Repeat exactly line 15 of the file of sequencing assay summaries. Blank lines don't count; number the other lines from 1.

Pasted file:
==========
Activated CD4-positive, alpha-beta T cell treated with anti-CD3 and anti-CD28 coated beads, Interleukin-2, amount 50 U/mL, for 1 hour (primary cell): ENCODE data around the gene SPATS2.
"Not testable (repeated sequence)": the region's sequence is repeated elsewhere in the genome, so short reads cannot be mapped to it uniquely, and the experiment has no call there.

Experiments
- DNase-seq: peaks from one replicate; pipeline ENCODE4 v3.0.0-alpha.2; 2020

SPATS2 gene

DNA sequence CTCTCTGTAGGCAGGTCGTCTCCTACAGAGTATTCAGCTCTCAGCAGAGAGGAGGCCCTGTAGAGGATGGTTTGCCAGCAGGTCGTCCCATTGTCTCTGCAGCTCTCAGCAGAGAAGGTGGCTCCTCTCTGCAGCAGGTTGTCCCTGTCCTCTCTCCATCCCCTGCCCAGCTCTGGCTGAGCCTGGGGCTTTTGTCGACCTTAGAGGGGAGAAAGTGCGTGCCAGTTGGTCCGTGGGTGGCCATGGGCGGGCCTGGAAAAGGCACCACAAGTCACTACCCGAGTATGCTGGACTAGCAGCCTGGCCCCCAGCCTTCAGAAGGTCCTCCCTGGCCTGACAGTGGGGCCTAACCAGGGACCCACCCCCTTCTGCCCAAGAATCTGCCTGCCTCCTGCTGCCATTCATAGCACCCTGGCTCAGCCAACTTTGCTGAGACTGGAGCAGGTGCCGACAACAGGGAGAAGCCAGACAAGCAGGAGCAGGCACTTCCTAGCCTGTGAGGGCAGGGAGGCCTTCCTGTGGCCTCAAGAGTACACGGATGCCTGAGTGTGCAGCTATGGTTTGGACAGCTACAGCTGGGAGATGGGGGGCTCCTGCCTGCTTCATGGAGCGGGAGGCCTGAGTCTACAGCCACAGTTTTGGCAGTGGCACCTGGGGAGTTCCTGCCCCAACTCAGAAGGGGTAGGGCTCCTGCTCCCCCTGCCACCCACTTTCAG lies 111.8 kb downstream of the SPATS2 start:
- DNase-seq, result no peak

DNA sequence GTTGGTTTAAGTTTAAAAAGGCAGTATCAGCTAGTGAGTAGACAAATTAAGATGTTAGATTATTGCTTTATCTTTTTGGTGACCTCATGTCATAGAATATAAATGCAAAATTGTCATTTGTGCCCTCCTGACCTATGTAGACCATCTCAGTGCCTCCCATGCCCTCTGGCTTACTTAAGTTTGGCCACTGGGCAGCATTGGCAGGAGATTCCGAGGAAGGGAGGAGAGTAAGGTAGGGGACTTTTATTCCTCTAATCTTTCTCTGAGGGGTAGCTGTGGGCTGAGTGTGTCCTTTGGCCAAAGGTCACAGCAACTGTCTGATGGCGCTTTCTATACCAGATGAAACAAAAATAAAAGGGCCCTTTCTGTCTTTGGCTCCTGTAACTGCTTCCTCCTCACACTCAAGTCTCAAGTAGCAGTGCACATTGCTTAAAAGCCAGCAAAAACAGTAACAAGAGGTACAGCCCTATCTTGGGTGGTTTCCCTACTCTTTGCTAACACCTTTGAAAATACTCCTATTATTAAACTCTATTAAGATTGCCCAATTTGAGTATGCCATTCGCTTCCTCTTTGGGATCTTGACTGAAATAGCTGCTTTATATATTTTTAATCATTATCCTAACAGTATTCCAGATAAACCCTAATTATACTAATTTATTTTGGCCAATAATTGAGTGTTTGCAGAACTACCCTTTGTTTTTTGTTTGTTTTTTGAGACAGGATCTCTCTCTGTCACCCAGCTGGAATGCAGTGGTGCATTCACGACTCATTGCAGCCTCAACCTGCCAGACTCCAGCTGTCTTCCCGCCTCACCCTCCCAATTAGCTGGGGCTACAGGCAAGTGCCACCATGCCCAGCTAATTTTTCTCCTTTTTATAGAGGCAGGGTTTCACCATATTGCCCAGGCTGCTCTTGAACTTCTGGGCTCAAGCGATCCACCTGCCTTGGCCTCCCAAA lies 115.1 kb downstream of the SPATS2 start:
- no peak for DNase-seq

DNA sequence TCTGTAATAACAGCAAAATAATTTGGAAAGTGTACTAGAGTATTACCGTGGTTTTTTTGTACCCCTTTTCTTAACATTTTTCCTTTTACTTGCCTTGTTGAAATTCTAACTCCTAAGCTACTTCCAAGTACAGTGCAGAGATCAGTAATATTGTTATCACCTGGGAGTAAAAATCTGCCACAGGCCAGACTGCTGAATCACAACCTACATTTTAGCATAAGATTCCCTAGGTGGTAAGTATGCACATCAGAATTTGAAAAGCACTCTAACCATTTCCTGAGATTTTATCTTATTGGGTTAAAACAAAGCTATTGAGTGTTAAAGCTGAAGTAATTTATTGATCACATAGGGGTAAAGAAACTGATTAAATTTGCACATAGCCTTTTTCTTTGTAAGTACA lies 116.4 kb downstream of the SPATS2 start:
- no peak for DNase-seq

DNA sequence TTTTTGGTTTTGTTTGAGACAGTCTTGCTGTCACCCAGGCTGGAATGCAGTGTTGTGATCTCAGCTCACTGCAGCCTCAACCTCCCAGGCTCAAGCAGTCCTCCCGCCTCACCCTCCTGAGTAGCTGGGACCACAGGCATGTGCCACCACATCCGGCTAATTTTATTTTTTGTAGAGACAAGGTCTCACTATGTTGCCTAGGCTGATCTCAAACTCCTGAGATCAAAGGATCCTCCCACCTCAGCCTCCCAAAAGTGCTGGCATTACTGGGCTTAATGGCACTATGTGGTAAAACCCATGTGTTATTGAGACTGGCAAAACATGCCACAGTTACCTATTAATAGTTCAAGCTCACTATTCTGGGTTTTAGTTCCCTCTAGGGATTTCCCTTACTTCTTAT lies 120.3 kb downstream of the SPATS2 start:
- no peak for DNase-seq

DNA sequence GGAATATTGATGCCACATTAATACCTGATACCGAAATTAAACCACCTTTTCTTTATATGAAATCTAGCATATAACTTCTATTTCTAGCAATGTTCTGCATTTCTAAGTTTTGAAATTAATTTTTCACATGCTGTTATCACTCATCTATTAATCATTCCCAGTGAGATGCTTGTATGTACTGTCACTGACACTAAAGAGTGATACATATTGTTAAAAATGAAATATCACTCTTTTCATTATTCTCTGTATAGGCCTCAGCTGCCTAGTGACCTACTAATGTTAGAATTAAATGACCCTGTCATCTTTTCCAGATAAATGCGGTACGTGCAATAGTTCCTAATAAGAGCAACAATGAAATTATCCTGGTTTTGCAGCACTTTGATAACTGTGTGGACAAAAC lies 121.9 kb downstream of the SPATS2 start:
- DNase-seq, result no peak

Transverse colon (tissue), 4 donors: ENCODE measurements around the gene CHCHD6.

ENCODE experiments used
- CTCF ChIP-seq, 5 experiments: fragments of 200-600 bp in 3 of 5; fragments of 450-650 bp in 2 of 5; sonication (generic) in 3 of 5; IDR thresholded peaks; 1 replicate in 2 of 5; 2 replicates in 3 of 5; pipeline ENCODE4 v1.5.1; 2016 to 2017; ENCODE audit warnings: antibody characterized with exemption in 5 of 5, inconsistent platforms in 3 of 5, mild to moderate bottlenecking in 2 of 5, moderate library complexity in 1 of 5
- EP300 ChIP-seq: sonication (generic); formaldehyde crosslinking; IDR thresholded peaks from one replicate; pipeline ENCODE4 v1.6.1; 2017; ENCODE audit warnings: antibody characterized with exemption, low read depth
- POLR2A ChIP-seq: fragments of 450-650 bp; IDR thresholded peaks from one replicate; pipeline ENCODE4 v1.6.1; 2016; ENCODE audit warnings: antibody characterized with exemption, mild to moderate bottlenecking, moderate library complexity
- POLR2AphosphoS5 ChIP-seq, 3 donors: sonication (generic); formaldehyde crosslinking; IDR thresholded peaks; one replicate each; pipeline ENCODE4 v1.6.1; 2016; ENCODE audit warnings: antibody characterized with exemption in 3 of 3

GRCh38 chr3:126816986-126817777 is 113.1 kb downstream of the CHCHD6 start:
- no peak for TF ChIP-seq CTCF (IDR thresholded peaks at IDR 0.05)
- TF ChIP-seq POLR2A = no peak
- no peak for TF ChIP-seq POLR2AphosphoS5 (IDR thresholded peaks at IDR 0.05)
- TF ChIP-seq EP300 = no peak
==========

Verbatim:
- DNase-seq, result no peak